How Pittman-Robertson Funds Are Being Used for Playa Conservation
This past year, PLJV and the New Mexico Department of Game and Fish have been working together to develop funding for playa conservation in eastern New Mexico and now have nearly a million dollars to dedicate to restoration efforts. This will provide habitat for birds and other wildlife, and help the City of Clovis and broader community to ensure a sustainable water future.
This next phase in the initiative is made possible by using Pittman-Robertson funds, which come from an excise tax on sport arms and ammunition, with a matching grant from the National Fish and Wildlife Foundation and a few other funding sources. Pittman-Robertson funds are administered to the states through the US Fish and Wildlife Service and are an excellent example of how hunters are funding habitat restoration.
“The collaborative effort with the Clovis community will allow landowners to benefit not only from increased wildlife species diversity and numbers on their property, but also from increased aquifer recharge,” said Elise Goldstein, Assistant Chief of the Wildlife Section at the New Mexico Department of Game and Fish. “The partnership is resulting in the implementation of habitat restoration with numerous benefits and could not be possible without the enthusiasm and hard work of everyone involved.”
For several years, leaders in Clovis and Curry County have been working on multiple fronts to conserve and protect water, and these grants will provide more money and greater focus to allocate to playa conservation, benefiting not only the city but also other communities and landowners in eastern New Mexico.
“The Pittman-Robertson funds allow us to continue to support the City of Clovis in their water conservation efforts through playa restoration and to expand the playa work beyond Curry County,” said Christopher Rustay, PLJV Conservation Delivery Leader. “This will be one of the first concerted efforts to conserve playas in eastern New Mexico, with a full complement of playa restoration programs.”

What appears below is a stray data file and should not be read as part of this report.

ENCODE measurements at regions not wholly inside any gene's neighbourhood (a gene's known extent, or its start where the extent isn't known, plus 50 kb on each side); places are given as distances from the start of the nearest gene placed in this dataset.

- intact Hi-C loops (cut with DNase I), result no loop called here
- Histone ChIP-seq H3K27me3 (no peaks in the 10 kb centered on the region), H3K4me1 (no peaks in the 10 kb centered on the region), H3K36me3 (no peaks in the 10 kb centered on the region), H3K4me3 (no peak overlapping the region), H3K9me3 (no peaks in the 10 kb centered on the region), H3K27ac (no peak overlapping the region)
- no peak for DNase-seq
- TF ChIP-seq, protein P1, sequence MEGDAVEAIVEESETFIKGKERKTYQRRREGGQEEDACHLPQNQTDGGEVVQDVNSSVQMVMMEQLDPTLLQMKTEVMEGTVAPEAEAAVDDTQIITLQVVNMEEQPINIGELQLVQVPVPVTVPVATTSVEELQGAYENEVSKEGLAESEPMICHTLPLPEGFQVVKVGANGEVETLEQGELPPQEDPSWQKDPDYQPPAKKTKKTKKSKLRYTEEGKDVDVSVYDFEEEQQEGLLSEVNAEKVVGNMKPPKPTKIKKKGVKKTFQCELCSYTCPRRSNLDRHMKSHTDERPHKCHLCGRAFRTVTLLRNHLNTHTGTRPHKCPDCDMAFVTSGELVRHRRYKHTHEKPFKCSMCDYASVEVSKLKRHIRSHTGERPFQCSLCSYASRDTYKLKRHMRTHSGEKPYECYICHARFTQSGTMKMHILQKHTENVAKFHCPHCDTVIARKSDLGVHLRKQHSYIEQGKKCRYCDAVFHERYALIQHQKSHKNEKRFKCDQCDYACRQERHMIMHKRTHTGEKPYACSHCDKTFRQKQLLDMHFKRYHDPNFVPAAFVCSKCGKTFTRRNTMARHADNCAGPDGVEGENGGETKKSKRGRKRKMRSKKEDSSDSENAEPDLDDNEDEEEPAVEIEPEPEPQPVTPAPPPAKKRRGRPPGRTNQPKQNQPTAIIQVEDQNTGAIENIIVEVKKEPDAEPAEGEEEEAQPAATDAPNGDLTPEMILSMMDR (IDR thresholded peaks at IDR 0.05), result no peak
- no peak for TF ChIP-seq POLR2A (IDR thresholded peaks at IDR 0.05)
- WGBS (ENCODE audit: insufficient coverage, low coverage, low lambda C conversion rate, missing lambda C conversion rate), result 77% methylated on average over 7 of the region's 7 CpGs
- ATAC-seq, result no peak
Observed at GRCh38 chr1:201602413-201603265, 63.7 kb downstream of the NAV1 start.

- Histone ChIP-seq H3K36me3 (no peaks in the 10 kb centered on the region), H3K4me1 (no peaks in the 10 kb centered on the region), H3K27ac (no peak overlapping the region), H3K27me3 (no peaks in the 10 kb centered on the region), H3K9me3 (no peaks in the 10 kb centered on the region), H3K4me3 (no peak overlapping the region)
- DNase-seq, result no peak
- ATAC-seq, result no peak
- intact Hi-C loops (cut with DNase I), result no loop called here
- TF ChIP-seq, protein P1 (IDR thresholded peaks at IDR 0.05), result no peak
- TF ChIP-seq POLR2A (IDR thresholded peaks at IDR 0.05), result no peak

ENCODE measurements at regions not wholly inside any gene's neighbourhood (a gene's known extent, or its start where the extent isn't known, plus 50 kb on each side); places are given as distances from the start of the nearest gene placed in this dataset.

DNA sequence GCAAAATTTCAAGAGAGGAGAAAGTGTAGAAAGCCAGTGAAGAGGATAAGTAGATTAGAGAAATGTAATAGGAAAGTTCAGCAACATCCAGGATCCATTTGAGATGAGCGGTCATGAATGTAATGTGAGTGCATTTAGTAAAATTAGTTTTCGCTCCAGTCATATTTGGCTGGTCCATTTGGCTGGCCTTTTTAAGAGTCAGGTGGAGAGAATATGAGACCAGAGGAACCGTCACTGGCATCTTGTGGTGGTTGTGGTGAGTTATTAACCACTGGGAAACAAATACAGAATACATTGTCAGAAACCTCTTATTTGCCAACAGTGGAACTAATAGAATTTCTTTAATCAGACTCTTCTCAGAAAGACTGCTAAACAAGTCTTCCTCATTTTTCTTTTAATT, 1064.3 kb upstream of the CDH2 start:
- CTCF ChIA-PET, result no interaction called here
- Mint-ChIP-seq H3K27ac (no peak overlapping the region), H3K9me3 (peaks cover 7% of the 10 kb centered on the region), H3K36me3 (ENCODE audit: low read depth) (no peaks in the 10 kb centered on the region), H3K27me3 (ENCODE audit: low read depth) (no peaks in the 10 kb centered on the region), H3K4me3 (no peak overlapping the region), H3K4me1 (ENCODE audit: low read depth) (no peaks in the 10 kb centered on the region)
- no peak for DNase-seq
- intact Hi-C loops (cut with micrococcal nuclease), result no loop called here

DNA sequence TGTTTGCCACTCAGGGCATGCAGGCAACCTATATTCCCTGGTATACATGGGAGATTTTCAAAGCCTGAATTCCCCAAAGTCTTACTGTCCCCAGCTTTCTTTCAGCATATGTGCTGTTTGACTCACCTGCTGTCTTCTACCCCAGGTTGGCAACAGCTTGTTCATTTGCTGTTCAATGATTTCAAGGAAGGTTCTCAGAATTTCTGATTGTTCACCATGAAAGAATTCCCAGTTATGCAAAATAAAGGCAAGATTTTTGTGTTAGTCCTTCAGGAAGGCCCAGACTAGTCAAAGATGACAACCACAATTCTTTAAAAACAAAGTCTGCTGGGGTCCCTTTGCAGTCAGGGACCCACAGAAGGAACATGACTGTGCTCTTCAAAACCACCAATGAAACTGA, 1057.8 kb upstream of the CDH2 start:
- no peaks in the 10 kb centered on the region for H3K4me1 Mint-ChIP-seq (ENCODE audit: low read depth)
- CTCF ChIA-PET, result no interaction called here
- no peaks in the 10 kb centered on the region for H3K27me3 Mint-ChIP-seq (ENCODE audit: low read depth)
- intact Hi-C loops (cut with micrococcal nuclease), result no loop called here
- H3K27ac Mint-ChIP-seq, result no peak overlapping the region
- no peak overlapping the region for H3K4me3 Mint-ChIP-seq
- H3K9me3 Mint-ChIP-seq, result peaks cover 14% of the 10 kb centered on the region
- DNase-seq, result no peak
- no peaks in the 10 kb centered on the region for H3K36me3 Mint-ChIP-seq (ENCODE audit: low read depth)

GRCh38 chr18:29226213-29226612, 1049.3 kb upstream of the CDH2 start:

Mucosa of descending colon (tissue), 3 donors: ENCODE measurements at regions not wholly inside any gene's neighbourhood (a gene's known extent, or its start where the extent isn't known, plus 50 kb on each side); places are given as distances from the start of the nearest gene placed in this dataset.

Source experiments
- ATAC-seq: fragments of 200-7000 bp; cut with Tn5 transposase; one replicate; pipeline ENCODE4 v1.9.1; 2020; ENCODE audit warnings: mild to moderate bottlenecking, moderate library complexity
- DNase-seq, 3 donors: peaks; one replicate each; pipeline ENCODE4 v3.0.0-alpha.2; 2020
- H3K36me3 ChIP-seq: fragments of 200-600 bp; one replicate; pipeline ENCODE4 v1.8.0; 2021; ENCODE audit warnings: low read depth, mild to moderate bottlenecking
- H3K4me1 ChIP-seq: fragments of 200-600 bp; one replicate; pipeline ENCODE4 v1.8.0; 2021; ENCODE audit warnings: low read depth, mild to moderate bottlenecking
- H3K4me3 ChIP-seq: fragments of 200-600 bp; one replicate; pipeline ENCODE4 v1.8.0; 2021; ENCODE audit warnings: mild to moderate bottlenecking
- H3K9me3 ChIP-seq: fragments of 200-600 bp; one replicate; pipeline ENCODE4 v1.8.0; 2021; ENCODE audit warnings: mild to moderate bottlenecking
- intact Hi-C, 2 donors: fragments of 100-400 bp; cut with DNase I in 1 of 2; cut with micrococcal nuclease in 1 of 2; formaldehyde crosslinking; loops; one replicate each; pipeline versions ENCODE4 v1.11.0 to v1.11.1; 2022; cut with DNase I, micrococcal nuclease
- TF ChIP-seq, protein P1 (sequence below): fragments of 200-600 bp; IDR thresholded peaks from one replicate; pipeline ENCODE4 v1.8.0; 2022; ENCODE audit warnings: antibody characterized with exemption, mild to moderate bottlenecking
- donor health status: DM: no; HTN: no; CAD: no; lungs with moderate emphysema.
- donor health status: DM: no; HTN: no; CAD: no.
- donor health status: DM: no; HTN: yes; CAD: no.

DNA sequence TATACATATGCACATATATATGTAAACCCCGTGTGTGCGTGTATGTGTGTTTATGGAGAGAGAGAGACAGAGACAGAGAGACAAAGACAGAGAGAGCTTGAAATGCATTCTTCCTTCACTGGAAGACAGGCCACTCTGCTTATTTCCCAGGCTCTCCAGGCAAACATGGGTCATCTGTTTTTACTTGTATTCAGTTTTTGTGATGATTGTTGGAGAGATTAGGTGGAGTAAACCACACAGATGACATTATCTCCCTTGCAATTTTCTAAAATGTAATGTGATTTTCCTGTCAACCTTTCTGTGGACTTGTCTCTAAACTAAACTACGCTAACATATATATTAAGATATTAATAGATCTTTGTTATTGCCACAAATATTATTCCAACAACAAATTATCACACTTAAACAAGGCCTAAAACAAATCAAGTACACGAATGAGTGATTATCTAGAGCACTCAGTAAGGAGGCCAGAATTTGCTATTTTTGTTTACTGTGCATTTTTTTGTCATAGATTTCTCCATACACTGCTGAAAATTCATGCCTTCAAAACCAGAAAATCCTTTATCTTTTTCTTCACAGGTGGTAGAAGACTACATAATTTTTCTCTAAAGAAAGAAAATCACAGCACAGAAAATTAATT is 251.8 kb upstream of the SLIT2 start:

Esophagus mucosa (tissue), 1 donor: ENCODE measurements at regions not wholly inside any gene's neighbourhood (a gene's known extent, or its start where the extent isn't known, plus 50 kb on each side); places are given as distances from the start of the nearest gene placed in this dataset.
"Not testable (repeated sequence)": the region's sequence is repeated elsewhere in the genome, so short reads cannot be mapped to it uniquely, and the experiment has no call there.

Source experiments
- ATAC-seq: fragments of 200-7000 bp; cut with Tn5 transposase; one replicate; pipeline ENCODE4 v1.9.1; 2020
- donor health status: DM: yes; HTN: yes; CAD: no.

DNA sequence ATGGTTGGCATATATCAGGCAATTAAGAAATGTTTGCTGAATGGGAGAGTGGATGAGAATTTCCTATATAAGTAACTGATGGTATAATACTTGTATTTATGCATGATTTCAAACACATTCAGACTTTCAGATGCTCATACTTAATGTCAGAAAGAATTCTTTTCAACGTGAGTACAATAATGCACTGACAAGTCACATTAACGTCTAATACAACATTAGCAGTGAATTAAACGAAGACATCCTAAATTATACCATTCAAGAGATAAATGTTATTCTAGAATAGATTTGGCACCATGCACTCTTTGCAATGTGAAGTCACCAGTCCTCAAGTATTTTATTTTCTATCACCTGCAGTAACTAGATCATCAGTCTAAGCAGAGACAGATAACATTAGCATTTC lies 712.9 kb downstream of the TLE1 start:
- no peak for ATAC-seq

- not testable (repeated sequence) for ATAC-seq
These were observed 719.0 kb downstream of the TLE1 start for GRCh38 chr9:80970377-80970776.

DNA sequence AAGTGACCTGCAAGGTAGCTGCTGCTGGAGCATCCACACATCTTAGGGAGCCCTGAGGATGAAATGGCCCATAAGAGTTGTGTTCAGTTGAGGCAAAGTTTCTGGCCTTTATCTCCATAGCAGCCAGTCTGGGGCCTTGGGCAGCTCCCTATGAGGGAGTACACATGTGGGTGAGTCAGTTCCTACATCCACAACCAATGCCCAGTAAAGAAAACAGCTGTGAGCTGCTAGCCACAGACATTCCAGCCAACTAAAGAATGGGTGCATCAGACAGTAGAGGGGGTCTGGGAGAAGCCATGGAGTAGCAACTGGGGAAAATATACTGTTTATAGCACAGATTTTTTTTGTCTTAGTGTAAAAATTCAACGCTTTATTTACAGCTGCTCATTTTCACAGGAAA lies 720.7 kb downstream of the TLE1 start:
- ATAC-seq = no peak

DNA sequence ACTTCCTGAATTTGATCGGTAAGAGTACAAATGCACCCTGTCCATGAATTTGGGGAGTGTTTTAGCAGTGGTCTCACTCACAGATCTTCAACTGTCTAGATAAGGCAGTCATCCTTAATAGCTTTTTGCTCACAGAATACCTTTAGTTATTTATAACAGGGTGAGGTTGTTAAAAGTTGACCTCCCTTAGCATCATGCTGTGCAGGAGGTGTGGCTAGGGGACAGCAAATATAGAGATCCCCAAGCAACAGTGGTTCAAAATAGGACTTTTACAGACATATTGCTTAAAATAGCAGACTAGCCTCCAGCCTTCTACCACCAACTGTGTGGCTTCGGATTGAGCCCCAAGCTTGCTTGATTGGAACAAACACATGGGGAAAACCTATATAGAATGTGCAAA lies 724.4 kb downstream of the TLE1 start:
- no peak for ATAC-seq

The program will include incentives to producers to participate in playa conservation activities and to hopefully encourage more private landowners to restore playas on their land. The funding will also support outreach and other activities that make playa restoration possible, such as helping producers develop alternate water sources for grazing.
With these funds, the partners expect to complete about 20 to 30 playa restorations. On average, it will cost about $20,000 to fill one pit, including potential archeological surveys, and closer to $35,000 when providing an alternate water source for livestock watering. More extensive restoration efforts, such as removing sediment, and planting buffers to reduce additional sedimentation, require larger investments. Payments will be made to landowners through the Central Curry Soil and Water Conservation District.
“It is exciting to see playas becoming an integral part of water conservation and wildlife restoration efforts,” Rustay said. “While the program was just finalized in October, one landowner has already signed up to fill pits in two of his playas, and the City of Clovis has also committed to restoring one of the playas they own.”
Additionally, the money has allowed PLJV and the New Mexico Department of Game and Fish to develop a larger partnership to tackle playa conservation by also working with Central Curry Soil and Water Conservation District, New Mexico State Lands Office and private landowners.
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Meanwhile, in Kansas: PLJV and other conservation partners in Kansas have been meeting with community leaders and producers to talk about how playas can be part of a solution to water challenges. Keep scrolling for even more information on this subject!